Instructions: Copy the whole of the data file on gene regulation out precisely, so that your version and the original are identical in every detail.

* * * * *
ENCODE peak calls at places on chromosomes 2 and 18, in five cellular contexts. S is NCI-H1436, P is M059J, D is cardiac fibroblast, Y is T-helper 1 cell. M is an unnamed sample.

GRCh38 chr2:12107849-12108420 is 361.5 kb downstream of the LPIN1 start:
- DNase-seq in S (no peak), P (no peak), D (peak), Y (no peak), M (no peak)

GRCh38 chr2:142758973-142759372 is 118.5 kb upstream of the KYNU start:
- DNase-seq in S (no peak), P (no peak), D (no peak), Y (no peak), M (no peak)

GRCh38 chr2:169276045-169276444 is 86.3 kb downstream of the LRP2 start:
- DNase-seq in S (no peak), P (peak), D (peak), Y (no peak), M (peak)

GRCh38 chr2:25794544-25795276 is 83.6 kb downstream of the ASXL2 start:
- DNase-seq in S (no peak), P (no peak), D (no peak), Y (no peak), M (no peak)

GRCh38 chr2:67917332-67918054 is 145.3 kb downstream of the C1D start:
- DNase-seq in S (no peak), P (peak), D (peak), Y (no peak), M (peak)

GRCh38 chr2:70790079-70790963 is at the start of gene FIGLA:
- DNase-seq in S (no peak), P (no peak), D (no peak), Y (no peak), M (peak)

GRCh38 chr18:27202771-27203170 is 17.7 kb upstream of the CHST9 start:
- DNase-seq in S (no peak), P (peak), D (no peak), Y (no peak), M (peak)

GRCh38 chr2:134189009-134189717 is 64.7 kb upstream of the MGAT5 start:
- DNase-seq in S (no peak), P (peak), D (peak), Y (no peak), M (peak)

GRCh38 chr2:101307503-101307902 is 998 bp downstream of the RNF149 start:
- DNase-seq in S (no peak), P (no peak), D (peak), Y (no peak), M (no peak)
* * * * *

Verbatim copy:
ENCODE peak calls at places on chromosomes 2 and 18, in five cellular contexts. S is NCI-H1436, P is M059J, D is cardiac fibroblast, Y is T-helper 1 cell. M is an unnamed sample.

GRCh38 chr2:12107849-12108420 is 361.5 kb downstream of the LPIN1 start:
- DNase-seq in S (no peak), P (no peak), D (peak), Y (no peak), M (no peak)

GRCh38 chr2:142758973-142759372 is 118.5 kb upstream of the KYNU start:
- DNase-seq in S (no peak), P (no peak), D (no peak), Y (no peak), M (no peak)

GRCh38 chr2:169276045-169276444 is 86.3 kb downstream of the LRP2 start:
- DNase-seq in S (no peak), P (peak), D (peak), Y (no peak), M (peak)

GRCh38 chr2:25794544-25795276 is 83.6 kb downstream of the ASXL2 start:
- DNase-seq in S (no peak), P (no peak), D (no peak), Y (no peak), M (no peak)

GRCh38 chr2:67917332-67918054 is 145.3 kb downstream of the C1D start:
- DNase-seq in S (no peak), P (peak), D (peak), Y (no peak), M (peak)

GRCh38 chr2:70790079-70790963 is at the start of gene FIGLA:
- DNase-seq in S (no peak), P (no peak), D (no peak), Y (no peak), M (peak)

GRCh38 chr18:27202771-27203170 is 17.7 kb upstream of the CHST9 start:
- DNase-seq in S (no peak), P (peak), D (no peak), Y (no peak), M (peak)

GRCh38 chr2:134189009-134189717 is 64.7 kb upstream of the MGAT5 start:
- DNase-seq in S (no peak), P (peak), D (peak), Y (no peak), M (peak)

GRCh38 chr2:101307503-101307902 is 998 bp downstream of the RNF149 start:
- DNase-seq in S (no peak), P (no peak), D (peak), Y (no peak), M (no peak)